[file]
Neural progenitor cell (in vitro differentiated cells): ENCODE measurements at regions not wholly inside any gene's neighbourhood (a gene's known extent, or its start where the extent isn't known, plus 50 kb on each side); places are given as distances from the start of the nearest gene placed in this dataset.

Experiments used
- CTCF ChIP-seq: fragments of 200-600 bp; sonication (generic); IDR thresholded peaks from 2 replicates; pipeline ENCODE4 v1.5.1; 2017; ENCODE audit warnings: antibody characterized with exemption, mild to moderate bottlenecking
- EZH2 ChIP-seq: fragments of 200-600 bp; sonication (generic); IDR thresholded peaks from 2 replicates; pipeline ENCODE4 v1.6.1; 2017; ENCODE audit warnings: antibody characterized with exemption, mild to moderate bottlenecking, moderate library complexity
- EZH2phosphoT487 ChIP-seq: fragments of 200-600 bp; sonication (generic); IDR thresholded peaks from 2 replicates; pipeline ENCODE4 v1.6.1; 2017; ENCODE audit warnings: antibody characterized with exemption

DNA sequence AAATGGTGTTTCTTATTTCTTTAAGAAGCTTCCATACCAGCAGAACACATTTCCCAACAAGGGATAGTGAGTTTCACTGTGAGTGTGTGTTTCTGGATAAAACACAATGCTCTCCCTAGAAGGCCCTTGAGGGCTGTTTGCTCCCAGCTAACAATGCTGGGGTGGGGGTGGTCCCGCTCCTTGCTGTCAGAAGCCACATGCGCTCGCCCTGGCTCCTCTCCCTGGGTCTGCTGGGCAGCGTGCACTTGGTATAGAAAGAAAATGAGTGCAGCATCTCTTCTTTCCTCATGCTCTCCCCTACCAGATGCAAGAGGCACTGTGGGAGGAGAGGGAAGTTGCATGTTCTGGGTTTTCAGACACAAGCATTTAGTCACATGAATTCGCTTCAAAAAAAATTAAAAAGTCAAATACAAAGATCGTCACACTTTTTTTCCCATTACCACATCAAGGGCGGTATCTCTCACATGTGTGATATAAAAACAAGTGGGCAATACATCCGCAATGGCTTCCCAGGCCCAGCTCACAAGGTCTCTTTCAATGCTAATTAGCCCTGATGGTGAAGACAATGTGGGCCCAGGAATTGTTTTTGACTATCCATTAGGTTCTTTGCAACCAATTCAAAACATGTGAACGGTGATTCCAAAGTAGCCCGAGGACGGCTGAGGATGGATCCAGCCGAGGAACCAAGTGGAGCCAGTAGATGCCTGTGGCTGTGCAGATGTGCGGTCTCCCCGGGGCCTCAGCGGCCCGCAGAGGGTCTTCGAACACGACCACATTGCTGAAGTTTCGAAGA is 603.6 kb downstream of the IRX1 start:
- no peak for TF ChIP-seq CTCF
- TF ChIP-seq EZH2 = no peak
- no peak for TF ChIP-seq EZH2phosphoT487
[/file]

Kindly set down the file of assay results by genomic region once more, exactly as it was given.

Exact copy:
Neural progenitor cell (in vitro differentiated cells): ENCODE measurements at regions not wholly inside any gene's neighbourhood (a gene's known extent, or its start where the extent isn't known, plus 50 kb on each side); places are given as distances from the start of the nearest gene placed in this dataset.

Experiments used
- CTCF ChIP-seq: fragments of 200-600 bp; sonication (generic); IDR thresholded peaks from 2 replicates; pipeline ENCODE4 v1.5.1; 2017; ENCODE audit warnings: antibody characterized with exemption, mild to moderate bottlenecking
- EZH2 ChIP-seq: fragments of 200-600 bp; sonication (generic); IDR thresholded peaks from 2 replicates; pipeline ENCODE4 v1.6.1; 2017; ENCODE audit warnings: antibody characterized with exemption, mild to moderate bottlenecking, moderate library complexity
- EZH2phosphoT487 ChIP-seq: fragments of 200-600 bp; sonication (generic); IDR thresholded peaks from 2 replicates; pipeline ENCODE4 v1.6.1; 2017; ENCODE audit warnings: antibody characterized with exemption

DNA sequence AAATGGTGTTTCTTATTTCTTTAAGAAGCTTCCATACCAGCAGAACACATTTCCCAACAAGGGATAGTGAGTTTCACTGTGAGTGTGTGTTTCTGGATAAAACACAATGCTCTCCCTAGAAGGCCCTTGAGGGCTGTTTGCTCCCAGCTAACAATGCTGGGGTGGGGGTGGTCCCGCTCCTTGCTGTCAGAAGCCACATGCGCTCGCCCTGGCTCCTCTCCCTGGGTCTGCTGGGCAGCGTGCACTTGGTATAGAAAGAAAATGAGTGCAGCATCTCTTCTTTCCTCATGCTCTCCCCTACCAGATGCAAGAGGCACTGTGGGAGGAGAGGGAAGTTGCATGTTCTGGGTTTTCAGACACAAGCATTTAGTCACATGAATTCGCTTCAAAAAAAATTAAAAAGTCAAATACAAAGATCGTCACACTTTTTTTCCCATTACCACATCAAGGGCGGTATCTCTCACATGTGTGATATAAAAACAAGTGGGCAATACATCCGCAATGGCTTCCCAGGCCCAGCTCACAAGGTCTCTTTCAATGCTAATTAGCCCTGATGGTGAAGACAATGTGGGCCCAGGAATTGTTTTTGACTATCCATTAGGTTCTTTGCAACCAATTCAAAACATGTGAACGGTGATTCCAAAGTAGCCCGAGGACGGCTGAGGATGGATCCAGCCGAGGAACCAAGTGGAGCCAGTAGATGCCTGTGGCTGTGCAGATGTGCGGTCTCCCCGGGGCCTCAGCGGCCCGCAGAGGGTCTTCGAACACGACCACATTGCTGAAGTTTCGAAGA is 603.6 kb downstream of the IRX1 start:
- no peak for TF ChIP-seq CTCF
- TF ChIP-seq EZH2 = no peak
- no peak for TF ChIP-seq EZH2phosphoT487